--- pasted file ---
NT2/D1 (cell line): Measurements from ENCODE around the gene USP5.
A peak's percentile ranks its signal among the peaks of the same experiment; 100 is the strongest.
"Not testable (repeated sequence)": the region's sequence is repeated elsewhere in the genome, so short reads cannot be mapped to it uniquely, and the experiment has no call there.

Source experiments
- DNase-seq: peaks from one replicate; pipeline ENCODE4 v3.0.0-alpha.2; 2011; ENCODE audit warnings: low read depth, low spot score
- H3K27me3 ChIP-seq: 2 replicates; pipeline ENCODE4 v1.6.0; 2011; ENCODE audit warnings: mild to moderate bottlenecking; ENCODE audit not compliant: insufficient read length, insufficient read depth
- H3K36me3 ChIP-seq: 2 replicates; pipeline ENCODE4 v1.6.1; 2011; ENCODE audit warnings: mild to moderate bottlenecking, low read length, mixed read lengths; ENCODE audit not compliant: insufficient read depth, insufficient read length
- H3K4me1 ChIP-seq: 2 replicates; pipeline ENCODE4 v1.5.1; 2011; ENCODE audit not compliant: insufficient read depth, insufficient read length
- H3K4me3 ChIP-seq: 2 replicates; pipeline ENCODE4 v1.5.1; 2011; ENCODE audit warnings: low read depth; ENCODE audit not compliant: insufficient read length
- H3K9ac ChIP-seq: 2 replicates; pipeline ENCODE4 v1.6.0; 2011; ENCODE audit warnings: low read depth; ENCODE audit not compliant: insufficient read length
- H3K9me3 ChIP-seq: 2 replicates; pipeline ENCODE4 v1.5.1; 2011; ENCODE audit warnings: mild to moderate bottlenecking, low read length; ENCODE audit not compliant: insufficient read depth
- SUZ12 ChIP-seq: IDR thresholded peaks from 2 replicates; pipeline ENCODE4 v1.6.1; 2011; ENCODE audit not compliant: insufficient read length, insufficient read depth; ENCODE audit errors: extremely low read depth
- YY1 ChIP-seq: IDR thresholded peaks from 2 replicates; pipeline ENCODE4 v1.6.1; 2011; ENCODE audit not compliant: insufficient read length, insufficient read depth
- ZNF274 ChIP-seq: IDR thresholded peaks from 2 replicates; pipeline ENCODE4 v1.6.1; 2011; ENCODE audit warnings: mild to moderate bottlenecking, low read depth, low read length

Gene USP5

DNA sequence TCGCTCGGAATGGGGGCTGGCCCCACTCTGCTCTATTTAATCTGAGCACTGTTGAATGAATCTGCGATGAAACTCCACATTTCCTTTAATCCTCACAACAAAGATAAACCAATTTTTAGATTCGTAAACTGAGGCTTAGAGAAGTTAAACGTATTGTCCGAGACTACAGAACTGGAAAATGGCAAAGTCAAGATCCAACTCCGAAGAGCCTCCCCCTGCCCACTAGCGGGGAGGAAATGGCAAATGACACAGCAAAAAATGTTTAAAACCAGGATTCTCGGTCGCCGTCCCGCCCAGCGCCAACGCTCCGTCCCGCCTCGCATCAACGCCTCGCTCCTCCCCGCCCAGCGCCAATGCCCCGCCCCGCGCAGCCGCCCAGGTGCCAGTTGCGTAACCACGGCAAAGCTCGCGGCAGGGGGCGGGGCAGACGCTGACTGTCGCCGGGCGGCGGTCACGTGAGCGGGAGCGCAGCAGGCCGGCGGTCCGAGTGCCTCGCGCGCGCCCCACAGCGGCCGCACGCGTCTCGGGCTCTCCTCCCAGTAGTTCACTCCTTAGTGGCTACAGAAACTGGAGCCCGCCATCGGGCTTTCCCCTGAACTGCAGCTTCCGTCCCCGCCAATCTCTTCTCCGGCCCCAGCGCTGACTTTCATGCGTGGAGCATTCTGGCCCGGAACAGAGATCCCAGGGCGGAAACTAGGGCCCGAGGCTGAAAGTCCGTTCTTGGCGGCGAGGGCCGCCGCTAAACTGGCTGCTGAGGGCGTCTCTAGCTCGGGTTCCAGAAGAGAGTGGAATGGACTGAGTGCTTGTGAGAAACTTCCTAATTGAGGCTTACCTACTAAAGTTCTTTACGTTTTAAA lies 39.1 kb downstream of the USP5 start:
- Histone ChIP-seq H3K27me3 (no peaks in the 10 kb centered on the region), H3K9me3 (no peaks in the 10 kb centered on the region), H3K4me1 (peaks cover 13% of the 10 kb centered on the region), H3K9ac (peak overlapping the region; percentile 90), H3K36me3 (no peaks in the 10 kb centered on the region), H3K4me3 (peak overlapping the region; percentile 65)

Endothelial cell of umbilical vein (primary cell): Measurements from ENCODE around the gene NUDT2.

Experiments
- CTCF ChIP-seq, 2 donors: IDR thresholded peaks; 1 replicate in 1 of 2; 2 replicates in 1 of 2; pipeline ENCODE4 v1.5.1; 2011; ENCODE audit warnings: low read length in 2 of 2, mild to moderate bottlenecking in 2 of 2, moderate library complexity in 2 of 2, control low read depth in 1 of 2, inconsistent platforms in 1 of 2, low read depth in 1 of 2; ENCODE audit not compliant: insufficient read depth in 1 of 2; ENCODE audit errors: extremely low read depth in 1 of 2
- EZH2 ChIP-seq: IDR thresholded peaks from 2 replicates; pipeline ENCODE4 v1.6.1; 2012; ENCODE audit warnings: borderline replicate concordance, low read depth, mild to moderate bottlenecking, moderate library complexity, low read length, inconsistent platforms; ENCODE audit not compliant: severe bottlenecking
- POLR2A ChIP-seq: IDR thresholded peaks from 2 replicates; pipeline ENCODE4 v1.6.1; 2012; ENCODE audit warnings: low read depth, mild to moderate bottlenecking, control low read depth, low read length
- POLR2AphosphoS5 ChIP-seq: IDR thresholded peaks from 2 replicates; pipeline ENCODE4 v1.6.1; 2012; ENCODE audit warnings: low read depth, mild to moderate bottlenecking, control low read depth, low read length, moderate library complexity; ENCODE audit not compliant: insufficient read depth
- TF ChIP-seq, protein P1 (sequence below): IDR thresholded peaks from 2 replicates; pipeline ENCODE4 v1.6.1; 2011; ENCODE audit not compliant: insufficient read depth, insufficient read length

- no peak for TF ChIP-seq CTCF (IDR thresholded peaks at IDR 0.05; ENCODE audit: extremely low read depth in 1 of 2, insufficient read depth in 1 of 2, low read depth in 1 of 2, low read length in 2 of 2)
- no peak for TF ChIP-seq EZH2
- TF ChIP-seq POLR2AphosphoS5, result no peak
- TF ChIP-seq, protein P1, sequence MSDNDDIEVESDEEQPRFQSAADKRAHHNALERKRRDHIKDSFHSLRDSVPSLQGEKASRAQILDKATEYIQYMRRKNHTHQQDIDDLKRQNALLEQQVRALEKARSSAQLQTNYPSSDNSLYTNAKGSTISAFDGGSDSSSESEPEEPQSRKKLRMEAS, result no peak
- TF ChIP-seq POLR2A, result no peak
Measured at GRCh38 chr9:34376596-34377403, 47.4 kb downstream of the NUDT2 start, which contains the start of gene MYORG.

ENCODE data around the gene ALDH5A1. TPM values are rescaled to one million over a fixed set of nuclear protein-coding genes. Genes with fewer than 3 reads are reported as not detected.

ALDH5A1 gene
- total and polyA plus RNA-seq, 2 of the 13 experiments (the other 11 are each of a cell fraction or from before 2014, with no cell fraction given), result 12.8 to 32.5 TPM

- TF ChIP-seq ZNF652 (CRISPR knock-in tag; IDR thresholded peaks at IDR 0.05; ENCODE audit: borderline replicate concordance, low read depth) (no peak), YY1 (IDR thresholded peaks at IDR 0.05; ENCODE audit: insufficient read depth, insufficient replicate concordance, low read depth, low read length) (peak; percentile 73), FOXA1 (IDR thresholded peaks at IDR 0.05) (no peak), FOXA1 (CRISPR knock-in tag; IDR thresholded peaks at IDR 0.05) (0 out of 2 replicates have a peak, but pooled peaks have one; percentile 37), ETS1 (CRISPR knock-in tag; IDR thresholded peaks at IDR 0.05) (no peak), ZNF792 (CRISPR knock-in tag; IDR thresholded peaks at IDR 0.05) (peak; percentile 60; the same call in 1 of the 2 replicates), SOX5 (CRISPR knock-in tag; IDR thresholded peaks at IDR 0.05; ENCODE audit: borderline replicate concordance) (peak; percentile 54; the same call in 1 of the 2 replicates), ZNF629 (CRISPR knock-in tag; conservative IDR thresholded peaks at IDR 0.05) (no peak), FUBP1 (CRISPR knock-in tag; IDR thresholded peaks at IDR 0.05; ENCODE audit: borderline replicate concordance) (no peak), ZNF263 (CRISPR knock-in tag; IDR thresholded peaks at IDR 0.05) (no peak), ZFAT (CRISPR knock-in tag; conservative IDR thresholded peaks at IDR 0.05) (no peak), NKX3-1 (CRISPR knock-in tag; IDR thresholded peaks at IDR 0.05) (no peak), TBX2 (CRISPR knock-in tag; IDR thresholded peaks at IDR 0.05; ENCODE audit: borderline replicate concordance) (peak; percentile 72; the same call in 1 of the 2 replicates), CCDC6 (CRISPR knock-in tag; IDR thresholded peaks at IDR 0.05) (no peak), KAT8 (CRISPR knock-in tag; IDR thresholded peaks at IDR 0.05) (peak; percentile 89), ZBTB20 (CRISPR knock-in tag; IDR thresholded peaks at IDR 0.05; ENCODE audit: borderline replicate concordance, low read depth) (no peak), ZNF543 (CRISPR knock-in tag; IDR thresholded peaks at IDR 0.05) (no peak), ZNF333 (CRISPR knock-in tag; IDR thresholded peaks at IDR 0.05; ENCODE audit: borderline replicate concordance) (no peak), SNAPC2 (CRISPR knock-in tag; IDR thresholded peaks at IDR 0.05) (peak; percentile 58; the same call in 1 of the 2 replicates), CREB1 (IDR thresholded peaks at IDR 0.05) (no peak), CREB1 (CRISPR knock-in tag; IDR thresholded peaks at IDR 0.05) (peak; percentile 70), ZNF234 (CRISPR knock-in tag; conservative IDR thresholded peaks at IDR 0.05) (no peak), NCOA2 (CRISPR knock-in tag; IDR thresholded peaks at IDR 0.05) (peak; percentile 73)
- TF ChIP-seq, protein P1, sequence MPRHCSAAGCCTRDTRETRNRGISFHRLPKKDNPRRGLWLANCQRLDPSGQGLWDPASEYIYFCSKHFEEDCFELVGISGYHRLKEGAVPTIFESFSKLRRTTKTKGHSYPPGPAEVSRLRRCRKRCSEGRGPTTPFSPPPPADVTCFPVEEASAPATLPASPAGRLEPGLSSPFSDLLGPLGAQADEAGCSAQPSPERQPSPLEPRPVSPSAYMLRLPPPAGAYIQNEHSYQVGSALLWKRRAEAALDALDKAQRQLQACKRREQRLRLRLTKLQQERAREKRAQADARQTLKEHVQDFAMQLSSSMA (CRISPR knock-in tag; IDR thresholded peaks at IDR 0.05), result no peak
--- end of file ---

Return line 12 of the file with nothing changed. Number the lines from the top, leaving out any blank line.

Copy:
- SUZ12 ChIP-seq: IDR thresholded peaks from 2 replicates; pipeline ENCODE4 v1.6.1; 2011; ENCODE audit not compliant: insufficient read length, insufficient read depth; ENCODE audit errors: extremely low read depth